Each season, we would carve out another notch of forest and open up the spacing between the trees. My husband, being a botanist, would evaluate every section of forest that we worked and would leave the healthiest trees while taking out the sick, diseased and stunted. He also did his best to leave a mixed-age stand, along with a few dead standing trees for wildlife habitat. As he worked, we would pile the slash in the clearings and wait for favorable weather for burning off the excess.

The forest here is different from the one I grew up in. In the Mid-West, warm summer precipitation accelerates natural decomposition and it is rare to find an accumulation of dead wood. Historically in the West, the natural cycle of dealing with downed branches and dead growth were regular intervals of low-intensity fire. Here, in our monsoonal climate, we do not receive enough summer moisture for all of this forest by-product to decompose. And so, with the suppression of fires at the turn of the century, this excess biomass has accumulated into thick mats of tinder.

Now, fires reach catastrophic proportions due to this back-stock of burnable material on the forest floor. As forest stewards on our property, we decided that to reduce our risk of catastrophe, we needed to deal with all of this tinder ourselves. My job was to work out in a radius from the central fire and pick away at the endless layers of old forest debris with my rake, my pruning saw and my lopper. I would work down to the duff layer, leaving the smallest sticks and some of the larger logs and stumps to decompose on their own.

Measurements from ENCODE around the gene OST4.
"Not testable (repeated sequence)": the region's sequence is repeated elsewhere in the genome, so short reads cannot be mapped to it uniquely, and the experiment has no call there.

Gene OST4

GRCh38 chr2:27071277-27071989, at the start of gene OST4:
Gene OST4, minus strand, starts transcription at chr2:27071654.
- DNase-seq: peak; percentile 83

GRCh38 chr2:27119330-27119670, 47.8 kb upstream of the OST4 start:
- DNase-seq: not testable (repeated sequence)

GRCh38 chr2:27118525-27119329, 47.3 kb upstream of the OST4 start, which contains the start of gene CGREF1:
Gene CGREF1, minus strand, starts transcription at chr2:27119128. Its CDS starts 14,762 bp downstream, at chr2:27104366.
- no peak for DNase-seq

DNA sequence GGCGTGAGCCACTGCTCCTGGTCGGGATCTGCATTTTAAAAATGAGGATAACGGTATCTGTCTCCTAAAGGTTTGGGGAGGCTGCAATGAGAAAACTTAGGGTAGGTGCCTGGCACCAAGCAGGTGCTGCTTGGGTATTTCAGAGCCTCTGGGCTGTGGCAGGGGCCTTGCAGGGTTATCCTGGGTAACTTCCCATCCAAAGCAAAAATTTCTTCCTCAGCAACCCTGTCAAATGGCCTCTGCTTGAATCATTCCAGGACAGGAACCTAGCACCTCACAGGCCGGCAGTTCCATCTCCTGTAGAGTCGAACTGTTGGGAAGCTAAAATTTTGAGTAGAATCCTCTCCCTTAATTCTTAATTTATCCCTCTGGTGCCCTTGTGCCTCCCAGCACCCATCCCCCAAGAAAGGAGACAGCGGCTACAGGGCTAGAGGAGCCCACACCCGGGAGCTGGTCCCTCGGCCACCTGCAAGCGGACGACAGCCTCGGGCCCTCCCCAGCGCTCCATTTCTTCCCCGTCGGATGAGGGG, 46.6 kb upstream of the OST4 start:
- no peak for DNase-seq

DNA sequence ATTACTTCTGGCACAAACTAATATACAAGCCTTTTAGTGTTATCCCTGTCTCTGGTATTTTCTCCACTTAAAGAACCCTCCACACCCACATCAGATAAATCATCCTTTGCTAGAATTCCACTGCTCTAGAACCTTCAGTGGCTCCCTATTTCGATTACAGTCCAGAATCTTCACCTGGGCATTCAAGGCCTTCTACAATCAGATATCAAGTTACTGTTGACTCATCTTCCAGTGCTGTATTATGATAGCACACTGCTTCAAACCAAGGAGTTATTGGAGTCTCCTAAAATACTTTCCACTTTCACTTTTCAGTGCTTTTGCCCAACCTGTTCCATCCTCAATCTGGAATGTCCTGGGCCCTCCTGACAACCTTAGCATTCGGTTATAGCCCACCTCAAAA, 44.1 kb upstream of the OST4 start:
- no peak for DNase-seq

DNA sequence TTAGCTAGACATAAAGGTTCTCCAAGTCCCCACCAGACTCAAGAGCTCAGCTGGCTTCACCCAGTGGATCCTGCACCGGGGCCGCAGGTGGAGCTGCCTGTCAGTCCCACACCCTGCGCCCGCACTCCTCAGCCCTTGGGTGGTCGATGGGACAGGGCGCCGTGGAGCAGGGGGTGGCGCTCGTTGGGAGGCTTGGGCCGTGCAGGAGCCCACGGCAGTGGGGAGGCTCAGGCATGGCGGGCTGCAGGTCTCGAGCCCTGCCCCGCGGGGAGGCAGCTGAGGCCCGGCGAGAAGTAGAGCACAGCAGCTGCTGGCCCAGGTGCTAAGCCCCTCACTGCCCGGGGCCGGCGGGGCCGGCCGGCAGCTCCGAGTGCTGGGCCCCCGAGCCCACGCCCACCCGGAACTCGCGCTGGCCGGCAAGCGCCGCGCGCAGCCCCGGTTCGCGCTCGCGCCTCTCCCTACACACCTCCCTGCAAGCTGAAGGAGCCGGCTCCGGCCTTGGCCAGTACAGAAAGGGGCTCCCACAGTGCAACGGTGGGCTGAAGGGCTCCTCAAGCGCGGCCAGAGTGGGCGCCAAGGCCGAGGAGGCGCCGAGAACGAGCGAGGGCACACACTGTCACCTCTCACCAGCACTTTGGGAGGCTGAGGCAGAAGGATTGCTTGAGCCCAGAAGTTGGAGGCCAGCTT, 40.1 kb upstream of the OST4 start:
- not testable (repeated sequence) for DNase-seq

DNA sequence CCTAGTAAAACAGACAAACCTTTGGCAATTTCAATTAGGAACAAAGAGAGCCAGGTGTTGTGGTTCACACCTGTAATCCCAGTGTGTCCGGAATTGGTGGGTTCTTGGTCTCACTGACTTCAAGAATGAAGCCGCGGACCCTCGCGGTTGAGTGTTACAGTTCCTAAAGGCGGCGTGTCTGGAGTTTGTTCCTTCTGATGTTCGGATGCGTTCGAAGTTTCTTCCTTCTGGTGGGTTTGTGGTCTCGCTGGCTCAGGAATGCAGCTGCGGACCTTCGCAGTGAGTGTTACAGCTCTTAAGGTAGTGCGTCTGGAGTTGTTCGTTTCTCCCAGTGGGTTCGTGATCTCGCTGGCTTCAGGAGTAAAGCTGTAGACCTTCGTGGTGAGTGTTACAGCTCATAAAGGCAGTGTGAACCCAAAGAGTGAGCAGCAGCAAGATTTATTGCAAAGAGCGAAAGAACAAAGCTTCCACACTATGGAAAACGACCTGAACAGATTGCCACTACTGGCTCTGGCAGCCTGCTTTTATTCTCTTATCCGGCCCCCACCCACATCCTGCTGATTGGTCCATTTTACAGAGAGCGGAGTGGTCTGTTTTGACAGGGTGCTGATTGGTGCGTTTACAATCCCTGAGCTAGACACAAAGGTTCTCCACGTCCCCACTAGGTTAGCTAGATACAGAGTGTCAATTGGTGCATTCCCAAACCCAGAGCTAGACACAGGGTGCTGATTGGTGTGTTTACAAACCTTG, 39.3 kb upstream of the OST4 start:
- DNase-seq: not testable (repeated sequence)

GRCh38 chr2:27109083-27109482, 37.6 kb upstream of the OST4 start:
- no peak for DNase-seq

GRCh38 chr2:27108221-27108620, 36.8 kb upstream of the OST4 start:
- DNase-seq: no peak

To date, we have only cleared an acre and a half of the hillside above our house. This is truly a long-term project. Each felled tree can take hours to clean up. However, all of the work has been worth it. The most amazing transition has occurred within this thinned and cleaned zone; wildflowers and pine grass are flourishing and spreading since the forest floor is no longer covered with debris. The thinning work has allowed pockets of sunlight to reach the understory and the next generation of tree seedlings are beginning to spring up from the ground. Those mature trees that remained after the thinning have reacted to the additional space by increasing in diameter and height.